I'd like to go on local group rides, but the pace is usually wrong for me. It's either too fast, especially on hills, or it's slow and ambling. I like to ride steadily and fairly hard. Also, these rides tend to waste some of my precious cycling time. They always start late and then we wait for puncture victims. Will I miss anything important if I just ride solo? -- Max S.
First, ask yourself why you want to ride with a group.
Is it for social reasons? If so, you'll have to put up with late starts. But some groups always leave at the announced time and if you're late, you chase. You might float that idea to group members.
As for the pace, it's normal for groups to get frisky on hills, then amble along and chat on the flats. That's when socializing takes place.
Do you want to race? If so, group rides are important. The varying pace accustoms you to the slow-then-hard tempo of road racing. You can gauge your readiness to compete by how you do on these rides.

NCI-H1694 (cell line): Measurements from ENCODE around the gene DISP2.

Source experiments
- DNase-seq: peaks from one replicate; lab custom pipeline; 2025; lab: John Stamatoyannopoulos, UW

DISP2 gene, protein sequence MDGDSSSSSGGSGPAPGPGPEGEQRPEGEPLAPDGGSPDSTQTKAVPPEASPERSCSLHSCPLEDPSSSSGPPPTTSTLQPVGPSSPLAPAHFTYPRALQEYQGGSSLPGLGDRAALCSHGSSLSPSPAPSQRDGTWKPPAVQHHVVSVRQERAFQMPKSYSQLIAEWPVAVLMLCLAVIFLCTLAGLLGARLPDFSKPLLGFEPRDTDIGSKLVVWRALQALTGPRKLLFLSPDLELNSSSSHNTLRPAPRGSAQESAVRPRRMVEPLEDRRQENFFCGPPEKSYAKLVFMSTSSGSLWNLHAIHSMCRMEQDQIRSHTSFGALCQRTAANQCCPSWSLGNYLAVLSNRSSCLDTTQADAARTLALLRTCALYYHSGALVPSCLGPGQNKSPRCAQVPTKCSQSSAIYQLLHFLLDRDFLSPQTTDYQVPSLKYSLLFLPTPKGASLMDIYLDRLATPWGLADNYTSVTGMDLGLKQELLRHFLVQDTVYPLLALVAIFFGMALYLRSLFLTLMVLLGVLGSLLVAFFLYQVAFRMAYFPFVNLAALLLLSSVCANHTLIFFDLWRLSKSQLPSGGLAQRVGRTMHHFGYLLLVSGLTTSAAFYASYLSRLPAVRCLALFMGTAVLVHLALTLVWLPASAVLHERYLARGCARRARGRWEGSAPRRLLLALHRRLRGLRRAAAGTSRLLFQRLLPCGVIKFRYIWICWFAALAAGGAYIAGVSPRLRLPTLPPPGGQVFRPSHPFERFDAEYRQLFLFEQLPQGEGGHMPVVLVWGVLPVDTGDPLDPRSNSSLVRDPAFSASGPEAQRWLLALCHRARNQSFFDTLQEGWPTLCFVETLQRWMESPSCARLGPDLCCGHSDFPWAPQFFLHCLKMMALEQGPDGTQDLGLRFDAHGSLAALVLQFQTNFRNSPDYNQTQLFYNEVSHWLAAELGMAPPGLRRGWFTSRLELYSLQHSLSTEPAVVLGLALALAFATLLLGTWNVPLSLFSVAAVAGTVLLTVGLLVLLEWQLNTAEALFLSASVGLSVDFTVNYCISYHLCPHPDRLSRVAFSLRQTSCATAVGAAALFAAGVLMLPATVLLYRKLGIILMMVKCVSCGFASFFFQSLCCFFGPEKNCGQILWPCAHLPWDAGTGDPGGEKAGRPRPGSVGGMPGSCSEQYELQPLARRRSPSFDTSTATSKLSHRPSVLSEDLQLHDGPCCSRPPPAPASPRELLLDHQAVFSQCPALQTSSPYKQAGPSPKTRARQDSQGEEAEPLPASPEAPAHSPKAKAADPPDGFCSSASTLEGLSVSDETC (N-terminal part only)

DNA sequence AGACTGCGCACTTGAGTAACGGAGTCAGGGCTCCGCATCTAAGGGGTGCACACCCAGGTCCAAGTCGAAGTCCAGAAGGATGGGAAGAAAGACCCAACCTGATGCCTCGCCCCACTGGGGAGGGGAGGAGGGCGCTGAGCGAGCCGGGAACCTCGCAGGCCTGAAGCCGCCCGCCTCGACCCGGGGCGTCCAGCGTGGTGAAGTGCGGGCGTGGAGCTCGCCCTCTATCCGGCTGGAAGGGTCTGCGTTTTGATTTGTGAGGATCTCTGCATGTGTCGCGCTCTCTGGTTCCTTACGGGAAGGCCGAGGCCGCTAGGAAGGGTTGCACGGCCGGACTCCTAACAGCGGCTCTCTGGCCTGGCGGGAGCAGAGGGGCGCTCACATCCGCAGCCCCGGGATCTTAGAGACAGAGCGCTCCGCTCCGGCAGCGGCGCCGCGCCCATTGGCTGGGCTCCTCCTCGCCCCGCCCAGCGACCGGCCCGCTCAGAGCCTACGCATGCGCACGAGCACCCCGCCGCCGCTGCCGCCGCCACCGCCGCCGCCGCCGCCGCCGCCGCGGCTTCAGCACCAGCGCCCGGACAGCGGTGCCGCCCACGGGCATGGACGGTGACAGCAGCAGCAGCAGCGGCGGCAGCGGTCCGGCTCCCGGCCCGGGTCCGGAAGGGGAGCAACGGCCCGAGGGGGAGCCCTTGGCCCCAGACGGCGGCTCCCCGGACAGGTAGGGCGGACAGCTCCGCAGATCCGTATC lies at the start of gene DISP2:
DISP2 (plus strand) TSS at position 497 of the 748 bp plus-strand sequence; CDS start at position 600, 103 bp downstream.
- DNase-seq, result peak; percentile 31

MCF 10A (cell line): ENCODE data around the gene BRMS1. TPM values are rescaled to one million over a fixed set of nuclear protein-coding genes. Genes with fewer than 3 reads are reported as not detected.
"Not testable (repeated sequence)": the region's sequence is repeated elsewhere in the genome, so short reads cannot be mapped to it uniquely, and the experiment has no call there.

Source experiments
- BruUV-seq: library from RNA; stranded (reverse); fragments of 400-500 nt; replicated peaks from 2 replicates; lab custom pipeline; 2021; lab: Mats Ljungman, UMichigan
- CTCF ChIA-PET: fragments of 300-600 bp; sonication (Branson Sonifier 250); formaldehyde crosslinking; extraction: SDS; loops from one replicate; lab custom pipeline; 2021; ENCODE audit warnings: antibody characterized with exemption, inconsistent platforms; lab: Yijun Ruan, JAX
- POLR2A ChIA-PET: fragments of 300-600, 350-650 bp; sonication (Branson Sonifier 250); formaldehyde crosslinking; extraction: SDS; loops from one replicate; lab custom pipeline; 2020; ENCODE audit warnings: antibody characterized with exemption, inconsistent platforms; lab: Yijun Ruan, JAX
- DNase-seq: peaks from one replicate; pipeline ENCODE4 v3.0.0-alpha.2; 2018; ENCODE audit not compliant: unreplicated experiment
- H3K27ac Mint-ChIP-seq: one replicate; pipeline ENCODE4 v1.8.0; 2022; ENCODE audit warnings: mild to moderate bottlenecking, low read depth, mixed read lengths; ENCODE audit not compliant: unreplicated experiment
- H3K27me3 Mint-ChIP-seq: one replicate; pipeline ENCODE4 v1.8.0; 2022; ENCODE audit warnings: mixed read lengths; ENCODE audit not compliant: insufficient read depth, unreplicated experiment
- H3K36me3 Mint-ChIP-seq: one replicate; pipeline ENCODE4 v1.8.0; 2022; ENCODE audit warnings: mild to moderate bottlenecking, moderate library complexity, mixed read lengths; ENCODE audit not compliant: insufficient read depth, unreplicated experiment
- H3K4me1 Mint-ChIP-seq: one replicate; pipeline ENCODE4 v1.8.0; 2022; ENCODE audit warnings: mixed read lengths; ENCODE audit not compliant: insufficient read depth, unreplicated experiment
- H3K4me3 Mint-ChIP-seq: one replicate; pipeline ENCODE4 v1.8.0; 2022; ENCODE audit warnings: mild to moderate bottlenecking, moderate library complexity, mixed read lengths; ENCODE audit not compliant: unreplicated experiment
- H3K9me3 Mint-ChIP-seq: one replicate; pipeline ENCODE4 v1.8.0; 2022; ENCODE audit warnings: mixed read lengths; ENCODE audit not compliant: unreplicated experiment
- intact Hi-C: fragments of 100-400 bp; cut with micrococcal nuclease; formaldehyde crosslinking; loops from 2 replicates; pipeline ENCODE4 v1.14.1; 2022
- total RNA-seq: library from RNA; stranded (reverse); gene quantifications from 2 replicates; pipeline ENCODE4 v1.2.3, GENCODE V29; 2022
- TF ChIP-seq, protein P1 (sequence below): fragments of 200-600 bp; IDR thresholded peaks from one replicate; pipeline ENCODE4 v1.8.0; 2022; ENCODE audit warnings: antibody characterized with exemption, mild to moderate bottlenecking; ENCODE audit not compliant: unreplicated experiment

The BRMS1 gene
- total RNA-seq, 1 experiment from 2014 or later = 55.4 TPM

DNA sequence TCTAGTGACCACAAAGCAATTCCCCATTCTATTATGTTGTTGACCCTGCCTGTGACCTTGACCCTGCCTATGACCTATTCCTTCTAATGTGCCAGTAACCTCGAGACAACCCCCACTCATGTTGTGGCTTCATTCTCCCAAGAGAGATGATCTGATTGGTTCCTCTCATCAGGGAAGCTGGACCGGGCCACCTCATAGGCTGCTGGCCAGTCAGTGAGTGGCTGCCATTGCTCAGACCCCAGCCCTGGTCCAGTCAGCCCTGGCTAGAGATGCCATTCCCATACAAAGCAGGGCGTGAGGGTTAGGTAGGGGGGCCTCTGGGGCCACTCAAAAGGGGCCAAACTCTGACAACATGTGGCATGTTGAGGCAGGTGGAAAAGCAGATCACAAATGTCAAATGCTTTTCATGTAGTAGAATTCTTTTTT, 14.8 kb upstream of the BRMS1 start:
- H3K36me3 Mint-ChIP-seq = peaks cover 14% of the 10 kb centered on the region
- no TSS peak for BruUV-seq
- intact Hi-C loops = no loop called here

And, of course, group rides are the only way to learn pack-riding skills. There’s just no substitute for getting the feeling of close-quarters riding. It takes a pack to give you that.
On the other hand, if you aren't interested in socializing or racing, it certainly isn't necessary to ride with a group.
Solo rides offer the big advantage of conserving time and letting you choose a pace, a timetable, and distance you like. A steady, brisk pace is good for general fitness. If you up the intensity, it'll prepare you for club time trials.
Here's how to get the best of both worlds: Train by yourself during the week when time is short, then do a weekend group ride.
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